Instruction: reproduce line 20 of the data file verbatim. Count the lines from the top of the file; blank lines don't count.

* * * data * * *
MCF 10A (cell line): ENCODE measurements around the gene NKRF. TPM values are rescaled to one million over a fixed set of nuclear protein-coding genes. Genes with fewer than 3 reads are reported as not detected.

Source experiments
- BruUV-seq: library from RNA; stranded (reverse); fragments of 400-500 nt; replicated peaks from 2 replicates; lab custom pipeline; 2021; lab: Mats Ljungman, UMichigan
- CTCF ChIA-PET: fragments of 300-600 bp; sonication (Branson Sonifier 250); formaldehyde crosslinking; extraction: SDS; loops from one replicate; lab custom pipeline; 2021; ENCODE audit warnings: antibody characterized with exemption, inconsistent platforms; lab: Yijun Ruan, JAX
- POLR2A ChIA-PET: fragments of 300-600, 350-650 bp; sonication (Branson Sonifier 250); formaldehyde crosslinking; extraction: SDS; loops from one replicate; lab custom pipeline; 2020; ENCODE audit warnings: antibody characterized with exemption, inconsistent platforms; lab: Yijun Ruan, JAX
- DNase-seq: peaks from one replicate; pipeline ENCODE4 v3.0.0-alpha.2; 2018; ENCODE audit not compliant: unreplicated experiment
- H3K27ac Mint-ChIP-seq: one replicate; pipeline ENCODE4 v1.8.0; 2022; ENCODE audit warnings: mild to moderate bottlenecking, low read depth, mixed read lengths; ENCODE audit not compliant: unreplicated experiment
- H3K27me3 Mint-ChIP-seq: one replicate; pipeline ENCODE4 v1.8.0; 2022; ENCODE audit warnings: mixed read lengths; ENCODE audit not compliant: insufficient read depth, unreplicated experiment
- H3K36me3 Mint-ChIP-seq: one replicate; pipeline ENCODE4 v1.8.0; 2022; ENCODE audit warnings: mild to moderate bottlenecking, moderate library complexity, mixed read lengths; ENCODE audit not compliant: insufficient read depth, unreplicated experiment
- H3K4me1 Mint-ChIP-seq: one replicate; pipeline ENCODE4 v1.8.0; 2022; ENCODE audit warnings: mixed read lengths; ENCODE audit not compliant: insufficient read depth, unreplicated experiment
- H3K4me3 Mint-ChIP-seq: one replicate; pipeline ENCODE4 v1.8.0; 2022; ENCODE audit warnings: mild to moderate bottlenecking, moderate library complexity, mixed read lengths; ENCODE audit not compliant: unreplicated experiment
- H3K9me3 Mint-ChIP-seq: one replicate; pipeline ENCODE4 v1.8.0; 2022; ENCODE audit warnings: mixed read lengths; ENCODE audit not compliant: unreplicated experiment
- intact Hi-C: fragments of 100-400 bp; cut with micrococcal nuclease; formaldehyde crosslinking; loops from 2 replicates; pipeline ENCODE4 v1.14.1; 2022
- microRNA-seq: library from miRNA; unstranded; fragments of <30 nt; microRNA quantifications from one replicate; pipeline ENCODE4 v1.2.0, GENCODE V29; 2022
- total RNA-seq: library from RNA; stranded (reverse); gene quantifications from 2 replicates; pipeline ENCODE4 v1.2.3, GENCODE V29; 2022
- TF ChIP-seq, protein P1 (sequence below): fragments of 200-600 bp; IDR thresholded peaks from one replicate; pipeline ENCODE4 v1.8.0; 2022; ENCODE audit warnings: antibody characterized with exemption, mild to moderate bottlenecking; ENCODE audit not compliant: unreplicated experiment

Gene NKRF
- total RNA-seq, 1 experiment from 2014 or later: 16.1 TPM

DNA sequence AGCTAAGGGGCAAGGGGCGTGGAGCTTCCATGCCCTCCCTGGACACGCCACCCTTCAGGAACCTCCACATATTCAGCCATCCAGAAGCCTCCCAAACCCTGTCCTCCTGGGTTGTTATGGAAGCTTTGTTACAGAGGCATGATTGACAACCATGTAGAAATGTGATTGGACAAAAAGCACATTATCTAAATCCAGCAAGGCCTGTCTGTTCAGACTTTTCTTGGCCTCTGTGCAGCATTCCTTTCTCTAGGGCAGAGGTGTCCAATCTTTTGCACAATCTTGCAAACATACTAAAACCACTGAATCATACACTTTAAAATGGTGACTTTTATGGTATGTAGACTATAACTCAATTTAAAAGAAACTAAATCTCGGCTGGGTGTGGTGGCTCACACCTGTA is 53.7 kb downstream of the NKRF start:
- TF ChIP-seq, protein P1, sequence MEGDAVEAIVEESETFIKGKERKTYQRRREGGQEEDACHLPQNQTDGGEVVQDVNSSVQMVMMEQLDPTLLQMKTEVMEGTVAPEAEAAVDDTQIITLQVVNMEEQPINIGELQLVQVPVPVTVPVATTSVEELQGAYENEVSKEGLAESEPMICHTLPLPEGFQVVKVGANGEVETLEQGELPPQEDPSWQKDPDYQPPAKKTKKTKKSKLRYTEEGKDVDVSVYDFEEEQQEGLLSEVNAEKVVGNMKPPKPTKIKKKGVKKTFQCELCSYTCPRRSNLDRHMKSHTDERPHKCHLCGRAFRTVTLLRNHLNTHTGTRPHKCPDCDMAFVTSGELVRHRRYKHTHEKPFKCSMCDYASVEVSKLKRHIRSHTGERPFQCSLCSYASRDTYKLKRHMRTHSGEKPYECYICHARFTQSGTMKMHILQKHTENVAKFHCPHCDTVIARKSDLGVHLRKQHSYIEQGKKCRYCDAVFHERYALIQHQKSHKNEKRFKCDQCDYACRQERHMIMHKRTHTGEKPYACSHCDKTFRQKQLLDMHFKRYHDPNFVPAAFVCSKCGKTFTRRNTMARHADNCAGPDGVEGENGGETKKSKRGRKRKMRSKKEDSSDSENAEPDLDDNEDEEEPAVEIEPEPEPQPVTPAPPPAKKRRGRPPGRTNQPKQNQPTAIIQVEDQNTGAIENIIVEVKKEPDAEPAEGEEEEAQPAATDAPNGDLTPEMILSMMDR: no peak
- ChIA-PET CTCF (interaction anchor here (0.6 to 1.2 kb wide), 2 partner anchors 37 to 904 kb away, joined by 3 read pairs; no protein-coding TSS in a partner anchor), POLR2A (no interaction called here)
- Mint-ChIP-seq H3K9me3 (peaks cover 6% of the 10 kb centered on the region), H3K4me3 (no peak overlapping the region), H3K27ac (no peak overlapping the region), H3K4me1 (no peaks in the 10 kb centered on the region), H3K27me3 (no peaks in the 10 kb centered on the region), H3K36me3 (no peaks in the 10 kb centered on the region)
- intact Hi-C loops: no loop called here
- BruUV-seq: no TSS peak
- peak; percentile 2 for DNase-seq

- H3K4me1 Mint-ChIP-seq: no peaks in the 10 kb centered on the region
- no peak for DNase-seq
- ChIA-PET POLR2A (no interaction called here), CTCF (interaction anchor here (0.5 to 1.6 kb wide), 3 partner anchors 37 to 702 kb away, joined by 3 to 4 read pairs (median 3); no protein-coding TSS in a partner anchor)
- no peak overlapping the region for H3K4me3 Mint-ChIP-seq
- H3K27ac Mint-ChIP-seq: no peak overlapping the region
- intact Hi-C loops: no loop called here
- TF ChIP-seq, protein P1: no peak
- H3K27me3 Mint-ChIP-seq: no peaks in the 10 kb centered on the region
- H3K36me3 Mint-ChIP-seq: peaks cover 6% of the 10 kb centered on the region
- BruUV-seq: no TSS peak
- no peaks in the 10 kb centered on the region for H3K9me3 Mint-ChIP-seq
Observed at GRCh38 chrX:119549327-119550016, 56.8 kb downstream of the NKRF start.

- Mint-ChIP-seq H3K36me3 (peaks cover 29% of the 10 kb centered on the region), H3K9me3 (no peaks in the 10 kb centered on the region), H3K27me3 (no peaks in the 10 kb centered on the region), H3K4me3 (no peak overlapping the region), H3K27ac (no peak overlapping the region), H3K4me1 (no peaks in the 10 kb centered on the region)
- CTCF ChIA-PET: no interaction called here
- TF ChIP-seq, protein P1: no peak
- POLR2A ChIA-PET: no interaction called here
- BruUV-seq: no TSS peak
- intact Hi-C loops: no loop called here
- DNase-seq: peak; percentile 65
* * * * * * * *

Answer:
- TF ChIP-seq, protein P1, sequence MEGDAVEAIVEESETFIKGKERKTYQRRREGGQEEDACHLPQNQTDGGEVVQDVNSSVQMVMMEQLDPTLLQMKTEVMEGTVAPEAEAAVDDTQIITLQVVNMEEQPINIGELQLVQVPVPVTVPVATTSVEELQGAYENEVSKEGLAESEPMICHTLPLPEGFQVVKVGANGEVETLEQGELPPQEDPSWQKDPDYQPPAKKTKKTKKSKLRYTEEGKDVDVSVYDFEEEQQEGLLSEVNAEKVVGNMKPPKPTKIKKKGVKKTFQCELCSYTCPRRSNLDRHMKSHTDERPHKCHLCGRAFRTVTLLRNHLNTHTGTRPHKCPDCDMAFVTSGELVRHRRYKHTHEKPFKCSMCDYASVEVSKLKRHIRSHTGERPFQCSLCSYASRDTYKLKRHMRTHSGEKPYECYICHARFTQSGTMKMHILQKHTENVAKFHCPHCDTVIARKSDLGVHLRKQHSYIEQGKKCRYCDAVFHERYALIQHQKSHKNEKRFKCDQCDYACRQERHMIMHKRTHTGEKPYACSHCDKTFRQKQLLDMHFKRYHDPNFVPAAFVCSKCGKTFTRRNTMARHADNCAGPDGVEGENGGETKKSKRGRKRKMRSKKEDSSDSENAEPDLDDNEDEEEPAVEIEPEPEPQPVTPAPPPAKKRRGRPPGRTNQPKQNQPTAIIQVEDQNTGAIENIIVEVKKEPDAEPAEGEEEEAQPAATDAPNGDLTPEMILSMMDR: no peak